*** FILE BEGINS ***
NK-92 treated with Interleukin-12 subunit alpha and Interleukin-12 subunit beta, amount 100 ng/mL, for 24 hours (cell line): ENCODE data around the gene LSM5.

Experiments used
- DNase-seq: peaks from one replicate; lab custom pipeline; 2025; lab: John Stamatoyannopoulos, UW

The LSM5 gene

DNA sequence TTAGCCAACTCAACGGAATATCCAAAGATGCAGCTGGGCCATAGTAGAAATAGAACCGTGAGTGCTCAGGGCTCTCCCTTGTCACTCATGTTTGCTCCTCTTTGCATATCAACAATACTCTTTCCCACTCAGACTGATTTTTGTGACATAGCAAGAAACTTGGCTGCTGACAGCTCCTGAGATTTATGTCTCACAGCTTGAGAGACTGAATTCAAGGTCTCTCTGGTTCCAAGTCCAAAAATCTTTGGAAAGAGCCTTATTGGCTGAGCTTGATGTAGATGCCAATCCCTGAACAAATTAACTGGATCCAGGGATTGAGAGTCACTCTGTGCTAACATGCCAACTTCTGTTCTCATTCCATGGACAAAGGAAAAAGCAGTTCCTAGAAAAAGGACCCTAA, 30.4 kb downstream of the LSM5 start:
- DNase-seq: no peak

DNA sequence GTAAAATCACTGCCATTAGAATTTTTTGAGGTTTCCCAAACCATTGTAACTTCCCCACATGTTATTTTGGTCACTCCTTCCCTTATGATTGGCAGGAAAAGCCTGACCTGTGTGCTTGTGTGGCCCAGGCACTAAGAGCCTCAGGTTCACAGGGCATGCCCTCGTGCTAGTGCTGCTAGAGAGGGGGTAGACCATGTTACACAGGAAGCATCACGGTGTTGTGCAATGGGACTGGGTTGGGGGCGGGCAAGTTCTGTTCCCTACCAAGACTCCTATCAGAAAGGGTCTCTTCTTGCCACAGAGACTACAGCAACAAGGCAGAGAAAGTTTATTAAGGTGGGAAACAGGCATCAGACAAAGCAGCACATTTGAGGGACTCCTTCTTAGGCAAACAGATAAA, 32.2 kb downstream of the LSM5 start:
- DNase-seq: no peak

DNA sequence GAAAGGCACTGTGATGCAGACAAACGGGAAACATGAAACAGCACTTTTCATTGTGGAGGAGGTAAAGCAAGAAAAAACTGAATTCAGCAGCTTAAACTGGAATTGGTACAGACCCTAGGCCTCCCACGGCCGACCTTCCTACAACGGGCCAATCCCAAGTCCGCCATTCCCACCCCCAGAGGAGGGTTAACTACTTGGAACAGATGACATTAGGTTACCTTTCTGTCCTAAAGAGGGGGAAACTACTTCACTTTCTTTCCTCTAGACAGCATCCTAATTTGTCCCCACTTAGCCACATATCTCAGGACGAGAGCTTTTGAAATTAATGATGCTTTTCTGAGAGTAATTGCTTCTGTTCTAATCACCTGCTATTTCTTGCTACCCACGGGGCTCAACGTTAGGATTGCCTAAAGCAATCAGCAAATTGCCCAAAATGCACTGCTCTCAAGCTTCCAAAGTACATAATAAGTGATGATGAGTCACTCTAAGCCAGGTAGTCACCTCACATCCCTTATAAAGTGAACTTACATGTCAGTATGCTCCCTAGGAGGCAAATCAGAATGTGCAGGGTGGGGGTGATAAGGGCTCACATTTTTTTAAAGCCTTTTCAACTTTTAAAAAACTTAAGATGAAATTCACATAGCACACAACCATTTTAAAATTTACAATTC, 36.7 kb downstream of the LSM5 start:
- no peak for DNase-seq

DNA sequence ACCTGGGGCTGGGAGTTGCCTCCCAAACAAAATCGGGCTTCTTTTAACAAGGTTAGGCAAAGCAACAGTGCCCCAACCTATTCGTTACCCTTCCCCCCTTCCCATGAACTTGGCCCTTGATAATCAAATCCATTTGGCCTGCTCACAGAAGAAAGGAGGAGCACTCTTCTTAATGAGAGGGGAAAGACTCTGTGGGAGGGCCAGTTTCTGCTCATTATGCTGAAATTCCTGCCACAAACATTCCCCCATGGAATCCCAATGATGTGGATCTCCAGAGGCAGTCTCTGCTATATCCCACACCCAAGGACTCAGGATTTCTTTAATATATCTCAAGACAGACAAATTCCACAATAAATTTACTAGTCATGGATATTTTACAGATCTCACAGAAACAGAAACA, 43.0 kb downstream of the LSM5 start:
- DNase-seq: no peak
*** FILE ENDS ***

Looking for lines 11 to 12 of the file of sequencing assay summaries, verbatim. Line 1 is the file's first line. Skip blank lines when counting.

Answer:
DNA sequence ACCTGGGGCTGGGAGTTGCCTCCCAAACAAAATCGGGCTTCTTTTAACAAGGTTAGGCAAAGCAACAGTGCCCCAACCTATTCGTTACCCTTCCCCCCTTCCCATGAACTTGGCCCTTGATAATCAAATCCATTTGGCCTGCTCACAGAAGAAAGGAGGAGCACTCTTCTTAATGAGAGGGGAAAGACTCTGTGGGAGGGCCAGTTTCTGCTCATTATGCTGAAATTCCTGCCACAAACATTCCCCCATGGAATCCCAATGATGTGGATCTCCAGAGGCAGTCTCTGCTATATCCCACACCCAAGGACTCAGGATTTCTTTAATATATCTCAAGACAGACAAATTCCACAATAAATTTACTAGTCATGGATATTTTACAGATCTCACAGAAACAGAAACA, 43.0 kb downstream of the LSM5 start:
- DNase-seq: no peak